Illustrative, non-limiting embodiments of the present invention will be described by way of example with reference to the accompanying drawings, in which the same reference number is used to designate the same or similar components in different figures, and in which:
The ophthalmic apparatus illustrated in
Radiation source 101 may be any suitable source for generating light to be projected in a beam. For example, a source may comprise a laser source. A laser may be suitable due to its ability to provide a Gaussian beam output of adequate intensity. In some embodiments, the radiation source is selected to be a laser diode due to the compact size, reliability and low cost of such devices; however, laser diodes are typically multimode (i.e., non-Gaussian) and may require processing (e.g., truncation by an aperture and/or lensing) to provide a beam which provides a beam waist similar to a Gaussian beam. The radiation source may comprise another suitable coherent or partially coherent source of radiation (e.g., a superluminescent diode (SLD)). In some embodiments, the light projected onto the eye has a power in the range of 0.1 to 10 mW at a wavelength of 400 to 1000 nm.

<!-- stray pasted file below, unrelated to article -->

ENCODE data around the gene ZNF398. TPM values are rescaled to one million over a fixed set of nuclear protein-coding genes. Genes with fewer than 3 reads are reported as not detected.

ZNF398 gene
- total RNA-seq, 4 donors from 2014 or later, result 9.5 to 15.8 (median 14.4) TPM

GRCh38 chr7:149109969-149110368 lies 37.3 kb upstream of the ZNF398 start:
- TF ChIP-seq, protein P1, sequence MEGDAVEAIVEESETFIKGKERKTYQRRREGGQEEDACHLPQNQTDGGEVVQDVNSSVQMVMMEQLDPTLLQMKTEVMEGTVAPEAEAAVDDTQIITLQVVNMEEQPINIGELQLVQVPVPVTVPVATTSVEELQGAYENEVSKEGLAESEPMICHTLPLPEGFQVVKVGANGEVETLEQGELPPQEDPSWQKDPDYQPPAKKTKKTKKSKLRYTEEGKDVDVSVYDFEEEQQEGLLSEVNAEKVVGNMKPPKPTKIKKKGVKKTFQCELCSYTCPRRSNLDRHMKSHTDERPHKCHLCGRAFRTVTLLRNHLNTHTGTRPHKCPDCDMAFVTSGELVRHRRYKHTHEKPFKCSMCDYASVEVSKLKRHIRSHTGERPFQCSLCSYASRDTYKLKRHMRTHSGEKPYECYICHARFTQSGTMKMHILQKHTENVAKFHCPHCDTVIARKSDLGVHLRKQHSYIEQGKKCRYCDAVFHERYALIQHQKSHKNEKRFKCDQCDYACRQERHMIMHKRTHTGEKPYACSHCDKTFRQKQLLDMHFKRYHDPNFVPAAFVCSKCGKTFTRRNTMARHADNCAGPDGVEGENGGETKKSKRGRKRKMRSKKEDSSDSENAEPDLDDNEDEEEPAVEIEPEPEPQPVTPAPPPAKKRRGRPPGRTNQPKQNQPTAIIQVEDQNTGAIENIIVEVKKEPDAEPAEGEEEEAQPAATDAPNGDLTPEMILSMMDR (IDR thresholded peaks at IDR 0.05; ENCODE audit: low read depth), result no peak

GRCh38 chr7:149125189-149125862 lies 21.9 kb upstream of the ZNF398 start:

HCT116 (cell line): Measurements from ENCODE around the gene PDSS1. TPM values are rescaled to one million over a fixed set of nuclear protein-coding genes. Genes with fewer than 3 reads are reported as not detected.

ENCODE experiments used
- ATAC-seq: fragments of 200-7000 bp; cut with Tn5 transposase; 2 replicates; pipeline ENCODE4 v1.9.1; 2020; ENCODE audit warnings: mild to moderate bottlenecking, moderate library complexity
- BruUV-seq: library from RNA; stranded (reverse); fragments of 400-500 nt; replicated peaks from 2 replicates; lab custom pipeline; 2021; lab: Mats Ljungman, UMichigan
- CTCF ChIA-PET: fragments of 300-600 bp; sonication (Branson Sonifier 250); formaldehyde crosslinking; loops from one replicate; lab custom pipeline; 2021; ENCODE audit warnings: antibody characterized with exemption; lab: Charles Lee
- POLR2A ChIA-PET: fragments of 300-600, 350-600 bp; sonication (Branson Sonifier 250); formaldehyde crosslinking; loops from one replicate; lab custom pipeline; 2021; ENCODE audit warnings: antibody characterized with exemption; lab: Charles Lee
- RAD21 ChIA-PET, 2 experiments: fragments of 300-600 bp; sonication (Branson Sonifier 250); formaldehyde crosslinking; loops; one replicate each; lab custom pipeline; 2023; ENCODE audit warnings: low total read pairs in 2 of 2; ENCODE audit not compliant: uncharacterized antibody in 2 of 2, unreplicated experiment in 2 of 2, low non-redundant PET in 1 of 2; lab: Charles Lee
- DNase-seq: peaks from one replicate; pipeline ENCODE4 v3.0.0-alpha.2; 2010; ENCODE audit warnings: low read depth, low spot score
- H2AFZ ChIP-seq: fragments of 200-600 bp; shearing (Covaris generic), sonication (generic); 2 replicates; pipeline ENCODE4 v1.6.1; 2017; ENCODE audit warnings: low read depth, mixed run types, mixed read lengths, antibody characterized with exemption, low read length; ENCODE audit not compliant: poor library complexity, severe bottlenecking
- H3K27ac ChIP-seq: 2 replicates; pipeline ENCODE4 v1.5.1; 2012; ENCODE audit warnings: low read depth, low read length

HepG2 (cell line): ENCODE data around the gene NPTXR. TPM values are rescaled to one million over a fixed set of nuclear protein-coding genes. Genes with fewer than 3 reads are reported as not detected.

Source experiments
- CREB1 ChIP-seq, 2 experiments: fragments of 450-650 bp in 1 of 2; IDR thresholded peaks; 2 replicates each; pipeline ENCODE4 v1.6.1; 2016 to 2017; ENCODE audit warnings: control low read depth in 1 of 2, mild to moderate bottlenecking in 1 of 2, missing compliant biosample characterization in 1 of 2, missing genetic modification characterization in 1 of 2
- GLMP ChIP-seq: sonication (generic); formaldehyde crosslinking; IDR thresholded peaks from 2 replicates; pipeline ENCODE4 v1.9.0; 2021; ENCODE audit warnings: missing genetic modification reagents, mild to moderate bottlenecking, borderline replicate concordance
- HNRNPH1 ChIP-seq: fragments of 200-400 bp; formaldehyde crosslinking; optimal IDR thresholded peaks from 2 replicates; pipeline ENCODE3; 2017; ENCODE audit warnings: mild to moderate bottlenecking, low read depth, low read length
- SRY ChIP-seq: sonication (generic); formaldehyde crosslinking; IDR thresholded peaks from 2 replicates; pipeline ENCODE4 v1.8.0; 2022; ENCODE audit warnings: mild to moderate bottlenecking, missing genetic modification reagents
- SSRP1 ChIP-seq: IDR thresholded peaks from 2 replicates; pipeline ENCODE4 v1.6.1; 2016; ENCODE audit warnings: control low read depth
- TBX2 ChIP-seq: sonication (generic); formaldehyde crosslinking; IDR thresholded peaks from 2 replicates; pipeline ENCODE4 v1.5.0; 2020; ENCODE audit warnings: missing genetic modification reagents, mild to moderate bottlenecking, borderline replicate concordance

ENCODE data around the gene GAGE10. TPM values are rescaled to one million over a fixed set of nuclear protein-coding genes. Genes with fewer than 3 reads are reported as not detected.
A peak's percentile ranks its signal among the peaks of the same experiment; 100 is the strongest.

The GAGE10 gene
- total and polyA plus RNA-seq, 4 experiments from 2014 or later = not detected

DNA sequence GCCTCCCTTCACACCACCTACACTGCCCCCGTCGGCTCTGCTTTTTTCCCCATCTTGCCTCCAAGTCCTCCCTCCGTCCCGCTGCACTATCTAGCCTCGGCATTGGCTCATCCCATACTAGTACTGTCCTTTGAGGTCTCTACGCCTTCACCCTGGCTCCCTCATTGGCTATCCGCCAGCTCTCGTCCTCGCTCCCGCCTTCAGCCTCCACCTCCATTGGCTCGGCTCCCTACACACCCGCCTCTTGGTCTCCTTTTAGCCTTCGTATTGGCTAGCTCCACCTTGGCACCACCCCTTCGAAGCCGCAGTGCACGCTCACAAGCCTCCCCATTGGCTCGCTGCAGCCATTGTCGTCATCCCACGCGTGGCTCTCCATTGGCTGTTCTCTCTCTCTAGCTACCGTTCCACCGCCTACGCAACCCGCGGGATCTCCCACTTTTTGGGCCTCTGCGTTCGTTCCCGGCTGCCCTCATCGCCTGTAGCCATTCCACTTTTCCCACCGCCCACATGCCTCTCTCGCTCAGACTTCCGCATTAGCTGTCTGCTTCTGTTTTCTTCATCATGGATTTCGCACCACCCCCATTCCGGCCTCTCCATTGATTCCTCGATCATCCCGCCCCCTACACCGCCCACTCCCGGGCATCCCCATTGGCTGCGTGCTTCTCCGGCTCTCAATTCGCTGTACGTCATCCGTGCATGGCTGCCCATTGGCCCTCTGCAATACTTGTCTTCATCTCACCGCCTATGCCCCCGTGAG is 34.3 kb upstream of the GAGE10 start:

In some embodiments, the source may be coherent and/or monochromatic; however a source need not be coherent or monochromatic. At present, sources capable of providing light for producing beams of suitable intensity are at least partially coherent and monochromatic; however, any currently known or later developed source capable of providing light sufficient to generate a beam (with a beam waist) of suitable intensity may be used.
Optic 104 may comprise a lens, a diffractive optical element, holographic element or any other suitable optical element or combination of optical elements to project a beam waist of appropriate size onto (or proximate) a cornea. In some embodiments, the focal length of the optical element is approximately equal to the working distance of the apparatus. For example, the working distance of apparatus 100 may be 100 to 300 mm.